As UC Irvine’s Coordinator of Faculty & Staff Mental Health Care and Respondent Services, Negar Shekarabi often meets with people who know they need help, but aren’t sure where to start.

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“Figuring out what kind of help you need and how to get it can feel overwhelming, especially when you’re in the middle of a difficult time,” Shekarabi said. “I listen, I answer questions and I help people navigate the many resources that are available to UC faculty and staff.”

To help others this Mental Health Awareness Month, Shekarabi shared answers to a few common questions.

Should I start with my location’s Employee Assistance Program or my behavioral health plan?

You’ll find support from either resource. Here’s how they work.

Your Faculty and Staff Assistance Program (also known as an Employee or Academic and Staff Assistance Program) offers free, confidential assessment, intervention, consultation and referral services to all faculty and staff (and their immediate families) at your location. Many programs even offer convenient onsite consultations.

Regardless of your insurance coverage, you can go to your assistance program for no-cost individual counseling for a wide range of personal and work-related problems, with referrals to behavioral health plan and community resources when needed.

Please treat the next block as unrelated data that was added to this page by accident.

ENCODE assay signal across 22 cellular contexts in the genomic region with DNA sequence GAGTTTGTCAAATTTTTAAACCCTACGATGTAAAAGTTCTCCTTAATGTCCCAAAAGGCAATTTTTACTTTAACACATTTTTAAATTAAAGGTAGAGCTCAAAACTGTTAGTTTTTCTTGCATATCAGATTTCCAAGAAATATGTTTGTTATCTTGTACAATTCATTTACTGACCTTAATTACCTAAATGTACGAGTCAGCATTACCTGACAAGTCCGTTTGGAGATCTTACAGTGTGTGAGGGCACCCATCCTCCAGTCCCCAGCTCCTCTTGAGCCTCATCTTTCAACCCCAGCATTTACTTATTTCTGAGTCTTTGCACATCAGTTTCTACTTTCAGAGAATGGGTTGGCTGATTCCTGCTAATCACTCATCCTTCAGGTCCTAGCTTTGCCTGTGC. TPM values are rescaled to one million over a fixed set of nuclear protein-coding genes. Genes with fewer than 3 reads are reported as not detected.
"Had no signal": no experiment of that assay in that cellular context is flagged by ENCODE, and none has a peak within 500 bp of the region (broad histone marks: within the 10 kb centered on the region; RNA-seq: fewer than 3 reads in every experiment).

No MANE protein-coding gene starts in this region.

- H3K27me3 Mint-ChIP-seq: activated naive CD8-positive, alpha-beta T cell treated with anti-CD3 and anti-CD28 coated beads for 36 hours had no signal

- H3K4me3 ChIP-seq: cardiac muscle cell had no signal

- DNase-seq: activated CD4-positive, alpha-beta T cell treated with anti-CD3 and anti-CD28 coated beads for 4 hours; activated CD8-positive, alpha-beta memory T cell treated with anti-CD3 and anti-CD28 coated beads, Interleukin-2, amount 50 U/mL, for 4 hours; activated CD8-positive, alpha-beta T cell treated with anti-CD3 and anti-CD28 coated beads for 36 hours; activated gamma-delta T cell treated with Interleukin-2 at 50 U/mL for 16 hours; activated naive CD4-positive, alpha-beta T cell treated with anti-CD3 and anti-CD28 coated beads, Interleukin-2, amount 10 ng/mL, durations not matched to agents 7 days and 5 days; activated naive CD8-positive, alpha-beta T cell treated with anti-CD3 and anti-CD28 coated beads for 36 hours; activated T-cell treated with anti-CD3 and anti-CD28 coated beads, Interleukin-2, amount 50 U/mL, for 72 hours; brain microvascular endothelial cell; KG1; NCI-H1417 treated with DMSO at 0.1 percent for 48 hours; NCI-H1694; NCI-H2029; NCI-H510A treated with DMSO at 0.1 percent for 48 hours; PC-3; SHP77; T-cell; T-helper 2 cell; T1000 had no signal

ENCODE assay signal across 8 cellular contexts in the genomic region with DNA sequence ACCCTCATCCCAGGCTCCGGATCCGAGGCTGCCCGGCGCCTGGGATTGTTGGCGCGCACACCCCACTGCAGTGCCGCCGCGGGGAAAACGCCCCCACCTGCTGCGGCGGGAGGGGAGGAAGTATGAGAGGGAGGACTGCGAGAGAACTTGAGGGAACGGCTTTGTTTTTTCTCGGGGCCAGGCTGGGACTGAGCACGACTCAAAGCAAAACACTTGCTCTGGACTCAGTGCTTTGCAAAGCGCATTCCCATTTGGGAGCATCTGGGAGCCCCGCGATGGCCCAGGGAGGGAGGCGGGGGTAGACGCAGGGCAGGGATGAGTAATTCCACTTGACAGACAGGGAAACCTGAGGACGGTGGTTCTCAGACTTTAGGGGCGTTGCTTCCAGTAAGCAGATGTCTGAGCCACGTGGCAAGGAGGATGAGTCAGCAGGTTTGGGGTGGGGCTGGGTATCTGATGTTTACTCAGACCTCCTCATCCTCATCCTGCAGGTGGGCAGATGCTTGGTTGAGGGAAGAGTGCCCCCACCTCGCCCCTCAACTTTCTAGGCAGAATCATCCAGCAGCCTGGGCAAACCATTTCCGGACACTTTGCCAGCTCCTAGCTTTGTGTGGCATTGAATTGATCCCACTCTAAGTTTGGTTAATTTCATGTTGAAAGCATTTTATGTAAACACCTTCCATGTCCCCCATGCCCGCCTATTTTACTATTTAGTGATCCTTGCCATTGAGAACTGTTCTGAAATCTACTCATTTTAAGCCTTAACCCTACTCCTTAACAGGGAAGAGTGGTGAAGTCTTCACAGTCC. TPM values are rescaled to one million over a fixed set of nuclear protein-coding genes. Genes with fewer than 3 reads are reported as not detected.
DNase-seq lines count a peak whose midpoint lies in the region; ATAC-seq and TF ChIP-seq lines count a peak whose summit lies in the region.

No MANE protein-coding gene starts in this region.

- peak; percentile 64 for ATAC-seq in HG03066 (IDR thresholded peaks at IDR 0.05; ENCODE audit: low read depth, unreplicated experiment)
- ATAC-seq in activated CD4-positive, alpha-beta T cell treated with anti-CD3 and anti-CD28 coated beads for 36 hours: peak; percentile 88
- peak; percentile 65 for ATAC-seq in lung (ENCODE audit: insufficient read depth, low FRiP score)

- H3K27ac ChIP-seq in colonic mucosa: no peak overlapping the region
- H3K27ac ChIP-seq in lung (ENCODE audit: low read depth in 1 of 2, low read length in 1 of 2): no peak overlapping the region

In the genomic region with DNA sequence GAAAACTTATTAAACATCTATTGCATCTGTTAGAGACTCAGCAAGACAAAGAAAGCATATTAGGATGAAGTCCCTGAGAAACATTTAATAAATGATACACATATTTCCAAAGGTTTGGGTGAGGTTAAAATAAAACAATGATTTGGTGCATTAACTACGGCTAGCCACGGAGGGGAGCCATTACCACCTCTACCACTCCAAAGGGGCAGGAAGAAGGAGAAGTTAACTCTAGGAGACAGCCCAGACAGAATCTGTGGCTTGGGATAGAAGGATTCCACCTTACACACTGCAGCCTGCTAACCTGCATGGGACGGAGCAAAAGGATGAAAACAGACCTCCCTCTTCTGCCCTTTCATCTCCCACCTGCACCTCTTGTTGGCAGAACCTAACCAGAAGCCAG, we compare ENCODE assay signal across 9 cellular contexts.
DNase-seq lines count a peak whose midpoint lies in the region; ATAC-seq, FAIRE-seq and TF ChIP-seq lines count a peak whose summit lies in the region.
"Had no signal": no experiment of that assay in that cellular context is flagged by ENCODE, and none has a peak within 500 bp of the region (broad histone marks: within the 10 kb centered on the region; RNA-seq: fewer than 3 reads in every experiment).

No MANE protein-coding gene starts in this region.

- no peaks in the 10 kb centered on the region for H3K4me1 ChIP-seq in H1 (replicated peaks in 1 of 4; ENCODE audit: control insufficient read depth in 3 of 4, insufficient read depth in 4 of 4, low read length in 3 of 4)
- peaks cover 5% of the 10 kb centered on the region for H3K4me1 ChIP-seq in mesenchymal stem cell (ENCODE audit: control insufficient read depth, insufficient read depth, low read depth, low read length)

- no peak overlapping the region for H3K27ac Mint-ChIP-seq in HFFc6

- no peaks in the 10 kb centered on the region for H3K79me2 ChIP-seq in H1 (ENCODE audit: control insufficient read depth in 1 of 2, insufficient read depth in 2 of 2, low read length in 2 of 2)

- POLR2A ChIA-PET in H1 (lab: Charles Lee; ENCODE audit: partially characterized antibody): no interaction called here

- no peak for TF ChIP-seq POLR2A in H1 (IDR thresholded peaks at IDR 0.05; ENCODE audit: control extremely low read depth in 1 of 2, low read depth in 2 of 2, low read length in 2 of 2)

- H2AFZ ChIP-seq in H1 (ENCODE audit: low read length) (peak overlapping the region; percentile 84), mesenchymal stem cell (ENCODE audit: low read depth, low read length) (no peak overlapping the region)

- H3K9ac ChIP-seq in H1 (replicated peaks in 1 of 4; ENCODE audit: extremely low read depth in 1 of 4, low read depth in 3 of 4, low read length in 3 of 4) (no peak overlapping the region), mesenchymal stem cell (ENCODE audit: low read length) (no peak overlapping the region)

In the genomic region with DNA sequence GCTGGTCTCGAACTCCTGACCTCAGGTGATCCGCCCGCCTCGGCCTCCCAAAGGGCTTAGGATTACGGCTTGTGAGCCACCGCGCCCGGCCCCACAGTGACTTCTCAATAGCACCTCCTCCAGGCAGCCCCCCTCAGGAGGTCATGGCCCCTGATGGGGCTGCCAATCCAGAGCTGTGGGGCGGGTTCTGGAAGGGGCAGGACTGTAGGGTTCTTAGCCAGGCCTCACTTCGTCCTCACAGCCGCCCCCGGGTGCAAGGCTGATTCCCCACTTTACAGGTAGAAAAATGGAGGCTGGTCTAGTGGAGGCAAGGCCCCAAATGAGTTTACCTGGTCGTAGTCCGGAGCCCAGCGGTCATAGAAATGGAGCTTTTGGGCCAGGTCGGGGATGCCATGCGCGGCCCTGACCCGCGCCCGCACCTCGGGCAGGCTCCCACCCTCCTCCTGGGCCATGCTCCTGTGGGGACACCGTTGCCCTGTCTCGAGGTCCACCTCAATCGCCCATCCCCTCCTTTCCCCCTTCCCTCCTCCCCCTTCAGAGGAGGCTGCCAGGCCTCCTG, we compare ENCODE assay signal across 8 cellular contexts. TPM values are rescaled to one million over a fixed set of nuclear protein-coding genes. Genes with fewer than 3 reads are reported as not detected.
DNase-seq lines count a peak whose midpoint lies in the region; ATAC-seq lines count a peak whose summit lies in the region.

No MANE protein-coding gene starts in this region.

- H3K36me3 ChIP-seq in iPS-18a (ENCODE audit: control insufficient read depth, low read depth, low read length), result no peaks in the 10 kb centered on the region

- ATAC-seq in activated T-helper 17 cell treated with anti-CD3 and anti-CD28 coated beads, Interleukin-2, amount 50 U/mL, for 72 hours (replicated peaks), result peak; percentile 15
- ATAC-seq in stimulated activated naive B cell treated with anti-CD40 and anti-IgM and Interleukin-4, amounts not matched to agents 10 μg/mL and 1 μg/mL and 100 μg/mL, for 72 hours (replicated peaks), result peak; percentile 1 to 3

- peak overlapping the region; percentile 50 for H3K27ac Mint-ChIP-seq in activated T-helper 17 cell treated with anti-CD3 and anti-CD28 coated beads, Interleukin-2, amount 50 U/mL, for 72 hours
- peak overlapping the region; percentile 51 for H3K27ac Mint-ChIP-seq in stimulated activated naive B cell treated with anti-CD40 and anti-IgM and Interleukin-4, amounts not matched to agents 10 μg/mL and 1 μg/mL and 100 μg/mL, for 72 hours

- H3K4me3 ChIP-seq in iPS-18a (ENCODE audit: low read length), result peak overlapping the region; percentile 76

If you prefer, you may choose to go directly to your behavioral health plan for support. All of UC’s behavioral health plans other than Core and UC Health Savings Plan cover initial outpatient visits without a copay or deductible.

Behavioral health and substance abuse coverage are provided by Anthem Blue Cross for employees and retirees enrolled in:

Behavioral health and substance abuse coverage are provided by Optum for employees and retirees enrolled in:

Kaiser members may also choose to receive behavioral health care through Kaiser.

How should I choose a provider?

Your assistance program counselor is a great resource if you need a referral to a provider in your health plan’s network. He or she is familiar with providers in the area, and can talk with you about your preferences and needs.

Your behavioral health plan offers a choice between an online provider search (with options to narrow your search by gender, specialty and languages spoken) or assistance by phone from specially trained representatives.

Either way, once you’ve narrowed down your search, online research can help you make a decision. Many providers have websites where they explain their background and philosophy. Psychology Today offers an extensive online database with similar information.

If the first few providers you call aren’t available or don’t respond within a few days, call your plan for assistance. Optum, Anthem and Kaiser are committed to ensuring you receive timely support.

If I get help from UC, will my privacy be protected?

Your privacy is protected by law — whether you visit your location’s assistance program or a provider through your health plan. Unless there’s a clear legal need (for example, if someone’s life or safety is at risk), information about your participation is never released to anyone without your written consent, and it will never appear in any departmental, central or personnel file.

“I want people to know that help is available — and it can make a big difference,” said Shekarabi. “Visit your assistance program, call your behavioral health plan, talk to your doctor — however you start, the most important thing is that you reach out for the help you need.”